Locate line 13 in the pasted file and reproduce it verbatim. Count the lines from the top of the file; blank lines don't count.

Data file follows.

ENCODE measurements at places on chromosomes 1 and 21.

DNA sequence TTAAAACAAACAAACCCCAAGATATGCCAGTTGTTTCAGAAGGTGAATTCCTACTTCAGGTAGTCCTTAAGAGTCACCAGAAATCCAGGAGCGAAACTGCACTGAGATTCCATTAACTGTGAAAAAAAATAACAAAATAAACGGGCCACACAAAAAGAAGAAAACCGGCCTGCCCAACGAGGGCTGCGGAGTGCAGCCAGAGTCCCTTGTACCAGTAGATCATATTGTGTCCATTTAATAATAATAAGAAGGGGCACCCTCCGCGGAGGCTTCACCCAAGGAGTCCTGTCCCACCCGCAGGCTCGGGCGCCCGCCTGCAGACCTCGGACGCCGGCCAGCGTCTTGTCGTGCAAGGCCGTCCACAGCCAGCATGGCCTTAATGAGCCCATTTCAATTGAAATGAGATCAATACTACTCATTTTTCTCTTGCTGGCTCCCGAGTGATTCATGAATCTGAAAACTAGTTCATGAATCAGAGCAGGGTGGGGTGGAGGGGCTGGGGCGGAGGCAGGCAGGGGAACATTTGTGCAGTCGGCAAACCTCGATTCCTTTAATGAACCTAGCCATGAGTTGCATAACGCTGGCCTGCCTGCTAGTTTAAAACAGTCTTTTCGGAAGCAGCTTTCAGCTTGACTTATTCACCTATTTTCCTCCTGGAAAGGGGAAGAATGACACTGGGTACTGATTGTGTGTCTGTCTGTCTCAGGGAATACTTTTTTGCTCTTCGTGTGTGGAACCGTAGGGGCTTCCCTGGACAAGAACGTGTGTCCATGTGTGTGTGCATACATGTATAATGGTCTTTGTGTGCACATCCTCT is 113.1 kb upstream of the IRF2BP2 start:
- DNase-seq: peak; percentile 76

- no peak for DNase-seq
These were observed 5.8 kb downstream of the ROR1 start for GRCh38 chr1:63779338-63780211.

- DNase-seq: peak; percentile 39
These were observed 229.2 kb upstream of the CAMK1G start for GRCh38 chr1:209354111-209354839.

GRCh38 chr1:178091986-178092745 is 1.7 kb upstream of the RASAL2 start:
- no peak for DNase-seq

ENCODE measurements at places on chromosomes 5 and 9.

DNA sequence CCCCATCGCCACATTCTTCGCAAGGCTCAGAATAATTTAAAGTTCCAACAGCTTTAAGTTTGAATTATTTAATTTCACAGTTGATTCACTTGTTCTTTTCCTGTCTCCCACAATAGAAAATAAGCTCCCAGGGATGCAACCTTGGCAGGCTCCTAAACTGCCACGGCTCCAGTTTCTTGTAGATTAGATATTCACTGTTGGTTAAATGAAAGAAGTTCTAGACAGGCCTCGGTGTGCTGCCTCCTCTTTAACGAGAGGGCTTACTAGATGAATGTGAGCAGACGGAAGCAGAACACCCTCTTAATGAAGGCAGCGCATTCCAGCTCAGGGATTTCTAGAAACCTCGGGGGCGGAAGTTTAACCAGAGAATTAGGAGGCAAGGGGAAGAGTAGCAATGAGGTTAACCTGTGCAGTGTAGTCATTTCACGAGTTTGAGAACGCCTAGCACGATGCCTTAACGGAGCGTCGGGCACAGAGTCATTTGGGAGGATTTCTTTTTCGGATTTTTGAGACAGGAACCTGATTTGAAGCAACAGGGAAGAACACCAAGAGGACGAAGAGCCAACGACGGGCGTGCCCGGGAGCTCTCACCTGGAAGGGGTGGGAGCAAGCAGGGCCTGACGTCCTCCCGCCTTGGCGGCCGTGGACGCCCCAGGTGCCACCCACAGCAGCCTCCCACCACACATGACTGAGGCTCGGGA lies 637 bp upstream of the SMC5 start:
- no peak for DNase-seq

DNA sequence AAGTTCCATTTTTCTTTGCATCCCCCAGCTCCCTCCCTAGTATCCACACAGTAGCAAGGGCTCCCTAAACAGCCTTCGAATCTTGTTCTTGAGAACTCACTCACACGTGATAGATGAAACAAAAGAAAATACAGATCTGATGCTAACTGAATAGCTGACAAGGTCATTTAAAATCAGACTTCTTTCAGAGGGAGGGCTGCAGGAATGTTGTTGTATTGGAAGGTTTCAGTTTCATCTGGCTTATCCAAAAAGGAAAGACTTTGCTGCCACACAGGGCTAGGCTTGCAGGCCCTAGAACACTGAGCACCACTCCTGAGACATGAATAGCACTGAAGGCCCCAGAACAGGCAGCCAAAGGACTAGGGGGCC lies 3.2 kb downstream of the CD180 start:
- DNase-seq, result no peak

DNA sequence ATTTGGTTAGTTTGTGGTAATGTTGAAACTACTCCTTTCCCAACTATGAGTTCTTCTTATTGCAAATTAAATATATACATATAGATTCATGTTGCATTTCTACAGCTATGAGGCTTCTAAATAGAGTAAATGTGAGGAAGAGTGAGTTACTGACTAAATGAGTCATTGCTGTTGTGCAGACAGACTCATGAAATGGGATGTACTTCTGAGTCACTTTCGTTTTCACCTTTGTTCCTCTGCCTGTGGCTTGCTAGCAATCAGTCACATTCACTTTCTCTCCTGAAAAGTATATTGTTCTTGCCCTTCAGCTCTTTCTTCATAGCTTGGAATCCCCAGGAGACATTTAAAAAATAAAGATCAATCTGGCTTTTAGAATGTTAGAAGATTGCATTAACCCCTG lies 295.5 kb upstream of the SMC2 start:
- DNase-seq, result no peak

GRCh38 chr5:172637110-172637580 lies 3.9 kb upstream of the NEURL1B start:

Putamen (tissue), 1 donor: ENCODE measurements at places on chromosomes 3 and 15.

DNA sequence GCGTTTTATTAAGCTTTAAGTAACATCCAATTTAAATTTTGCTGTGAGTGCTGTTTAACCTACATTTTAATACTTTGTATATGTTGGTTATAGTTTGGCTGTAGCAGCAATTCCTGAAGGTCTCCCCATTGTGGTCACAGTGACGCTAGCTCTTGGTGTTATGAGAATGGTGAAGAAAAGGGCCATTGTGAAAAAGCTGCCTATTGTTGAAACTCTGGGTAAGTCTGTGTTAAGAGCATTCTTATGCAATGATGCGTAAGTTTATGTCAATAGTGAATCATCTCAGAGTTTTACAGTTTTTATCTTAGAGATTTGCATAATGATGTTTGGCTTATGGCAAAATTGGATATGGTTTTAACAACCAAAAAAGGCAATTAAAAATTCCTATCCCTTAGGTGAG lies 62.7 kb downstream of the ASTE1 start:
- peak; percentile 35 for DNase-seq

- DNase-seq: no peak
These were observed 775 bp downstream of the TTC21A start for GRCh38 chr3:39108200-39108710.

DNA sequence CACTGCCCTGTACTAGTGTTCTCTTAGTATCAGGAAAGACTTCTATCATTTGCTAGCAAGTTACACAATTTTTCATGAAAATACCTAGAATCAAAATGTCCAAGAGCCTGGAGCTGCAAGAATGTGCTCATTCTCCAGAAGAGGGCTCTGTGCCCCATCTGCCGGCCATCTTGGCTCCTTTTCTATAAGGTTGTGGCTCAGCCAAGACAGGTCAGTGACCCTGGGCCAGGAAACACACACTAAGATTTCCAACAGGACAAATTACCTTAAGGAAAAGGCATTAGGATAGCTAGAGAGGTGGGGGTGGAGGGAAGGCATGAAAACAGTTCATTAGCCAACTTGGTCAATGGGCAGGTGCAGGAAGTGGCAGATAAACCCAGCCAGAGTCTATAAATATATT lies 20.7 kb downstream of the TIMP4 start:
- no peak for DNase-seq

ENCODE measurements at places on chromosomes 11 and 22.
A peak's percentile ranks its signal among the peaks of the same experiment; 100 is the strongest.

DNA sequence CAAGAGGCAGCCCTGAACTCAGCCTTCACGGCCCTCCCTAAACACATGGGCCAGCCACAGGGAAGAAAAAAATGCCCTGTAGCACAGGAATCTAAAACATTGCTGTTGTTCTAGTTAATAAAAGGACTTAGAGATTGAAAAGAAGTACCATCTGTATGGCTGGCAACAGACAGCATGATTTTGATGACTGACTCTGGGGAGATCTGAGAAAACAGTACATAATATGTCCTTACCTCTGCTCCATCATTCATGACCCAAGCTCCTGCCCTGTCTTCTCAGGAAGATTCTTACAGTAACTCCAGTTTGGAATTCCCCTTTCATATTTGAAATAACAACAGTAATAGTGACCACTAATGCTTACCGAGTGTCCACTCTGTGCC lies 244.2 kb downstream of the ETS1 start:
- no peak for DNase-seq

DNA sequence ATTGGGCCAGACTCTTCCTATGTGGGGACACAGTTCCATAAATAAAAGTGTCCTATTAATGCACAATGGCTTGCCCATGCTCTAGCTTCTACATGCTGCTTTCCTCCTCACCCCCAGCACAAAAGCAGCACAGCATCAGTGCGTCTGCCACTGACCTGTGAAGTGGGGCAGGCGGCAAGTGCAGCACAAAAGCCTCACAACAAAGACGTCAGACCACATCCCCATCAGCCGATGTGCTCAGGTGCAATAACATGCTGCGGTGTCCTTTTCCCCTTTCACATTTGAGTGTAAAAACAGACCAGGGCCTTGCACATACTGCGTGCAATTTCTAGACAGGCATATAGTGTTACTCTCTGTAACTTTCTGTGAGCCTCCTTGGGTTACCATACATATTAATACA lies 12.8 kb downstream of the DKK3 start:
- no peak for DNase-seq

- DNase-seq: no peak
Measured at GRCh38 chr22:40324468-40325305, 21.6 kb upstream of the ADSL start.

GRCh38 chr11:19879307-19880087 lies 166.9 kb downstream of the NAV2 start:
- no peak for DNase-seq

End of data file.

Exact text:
DNA sequence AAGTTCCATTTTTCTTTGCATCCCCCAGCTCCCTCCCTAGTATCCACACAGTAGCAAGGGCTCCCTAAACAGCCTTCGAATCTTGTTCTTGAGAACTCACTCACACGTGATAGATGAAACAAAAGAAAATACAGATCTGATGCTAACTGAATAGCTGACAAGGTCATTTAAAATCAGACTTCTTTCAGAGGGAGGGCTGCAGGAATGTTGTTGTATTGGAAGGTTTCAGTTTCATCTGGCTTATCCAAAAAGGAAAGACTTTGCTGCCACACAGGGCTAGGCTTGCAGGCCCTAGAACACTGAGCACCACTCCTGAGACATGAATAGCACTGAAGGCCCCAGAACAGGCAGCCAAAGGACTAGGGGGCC lies 3.2 kb downstream of the CD180 start: